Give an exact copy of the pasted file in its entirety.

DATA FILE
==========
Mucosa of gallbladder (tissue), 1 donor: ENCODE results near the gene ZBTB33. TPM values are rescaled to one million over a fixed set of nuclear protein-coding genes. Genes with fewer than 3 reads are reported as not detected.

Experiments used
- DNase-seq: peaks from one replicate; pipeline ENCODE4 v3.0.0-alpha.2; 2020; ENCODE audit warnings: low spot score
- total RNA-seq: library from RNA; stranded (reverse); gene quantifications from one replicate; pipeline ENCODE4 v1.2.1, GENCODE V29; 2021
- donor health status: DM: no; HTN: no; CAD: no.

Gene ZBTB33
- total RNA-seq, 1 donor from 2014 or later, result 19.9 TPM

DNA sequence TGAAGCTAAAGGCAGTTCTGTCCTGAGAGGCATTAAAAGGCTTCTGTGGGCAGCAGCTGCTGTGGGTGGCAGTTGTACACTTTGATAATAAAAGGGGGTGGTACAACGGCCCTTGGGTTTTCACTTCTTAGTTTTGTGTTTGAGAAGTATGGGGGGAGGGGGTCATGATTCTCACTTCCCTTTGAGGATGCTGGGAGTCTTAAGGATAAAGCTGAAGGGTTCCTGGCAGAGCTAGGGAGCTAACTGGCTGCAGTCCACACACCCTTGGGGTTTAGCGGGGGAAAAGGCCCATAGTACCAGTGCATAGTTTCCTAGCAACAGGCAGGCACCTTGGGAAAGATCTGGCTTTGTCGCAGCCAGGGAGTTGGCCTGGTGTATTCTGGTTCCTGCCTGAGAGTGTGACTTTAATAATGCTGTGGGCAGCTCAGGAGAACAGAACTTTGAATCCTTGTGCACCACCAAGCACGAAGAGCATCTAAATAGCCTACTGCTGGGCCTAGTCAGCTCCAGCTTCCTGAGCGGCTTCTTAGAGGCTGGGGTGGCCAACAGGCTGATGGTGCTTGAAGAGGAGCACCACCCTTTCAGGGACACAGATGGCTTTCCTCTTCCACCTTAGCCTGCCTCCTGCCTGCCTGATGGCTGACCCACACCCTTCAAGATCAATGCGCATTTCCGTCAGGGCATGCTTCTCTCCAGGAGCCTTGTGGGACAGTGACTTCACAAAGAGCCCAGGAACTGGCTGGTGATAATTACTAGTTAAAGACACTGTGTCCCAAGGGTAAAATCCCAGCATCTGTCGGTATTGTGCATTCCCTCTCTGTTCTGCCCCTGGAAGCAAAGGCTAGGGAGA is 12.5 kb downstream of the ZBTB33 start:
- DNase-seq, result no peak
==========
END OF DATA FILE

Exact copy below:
Mucosa of gallbladder (tissue), 1 donor: ENCODE results near the gene ZBTB33. TPM values are rescaled to one million over a fixed set of nuclear protein-coding genes. Genes with fewer than 3 reads are reported as not detected.

Experiments used
- DNase-seq: peaks from one replicate; pipeline ENCODE4 v3.0.0-alpha.2; 2020; ENCODE audit warnings: low spot score
- total RNA-seq: library from RNA; stranded (reverse); gene quantifications from one replicate; pipeline ENCODE4 v1.2.1, GENCODE V29; 2021
- donor health status: DM: no; HTN: no; CAD: no.

Gene ZBTB33
- total RNA-seq, 1 donor from 2014 or later, result 19.9 TPM

DNA sequence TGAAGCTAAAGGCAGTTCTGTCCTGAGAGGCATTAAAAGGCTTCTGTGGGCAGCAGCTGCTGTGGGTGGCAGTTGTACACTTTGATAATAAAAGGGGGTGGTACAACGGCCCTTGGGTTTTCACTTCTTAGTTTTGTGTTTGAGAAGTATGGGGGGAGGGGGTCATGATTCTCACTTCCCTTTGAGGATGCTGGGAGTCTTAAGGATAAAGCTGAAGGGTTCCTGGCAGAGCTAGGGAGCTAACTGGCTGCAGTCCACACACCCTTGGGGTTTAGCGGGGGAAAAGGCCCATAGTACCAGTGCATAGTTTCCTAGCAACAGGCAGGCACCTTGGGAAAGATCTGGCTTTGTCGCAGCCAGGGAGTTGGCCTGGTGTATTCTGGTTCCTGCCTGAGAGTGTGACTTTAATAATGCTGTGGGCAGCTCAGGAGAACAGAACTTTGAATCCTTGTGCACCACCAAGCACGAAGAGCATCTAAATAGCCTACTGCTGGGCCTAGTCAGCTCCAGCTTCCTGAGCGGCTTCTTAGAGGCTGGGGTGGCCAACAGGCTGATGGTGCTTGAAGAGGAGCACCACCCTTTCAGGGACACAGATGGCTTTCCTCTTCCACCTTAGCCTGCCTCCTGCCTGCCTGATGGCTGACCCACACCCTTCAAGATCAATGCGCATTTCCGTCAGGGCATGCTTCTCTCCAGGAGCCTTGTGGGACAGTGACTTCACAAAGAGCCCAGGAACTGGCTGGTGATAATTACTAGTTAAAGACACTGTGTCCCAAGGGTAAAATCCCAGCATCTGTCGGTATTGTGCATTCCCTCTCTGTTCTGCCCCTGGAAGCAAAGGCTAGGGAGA is 12.5 kb downstream of the ZBTB33 start:
- DNase-seq, result no peak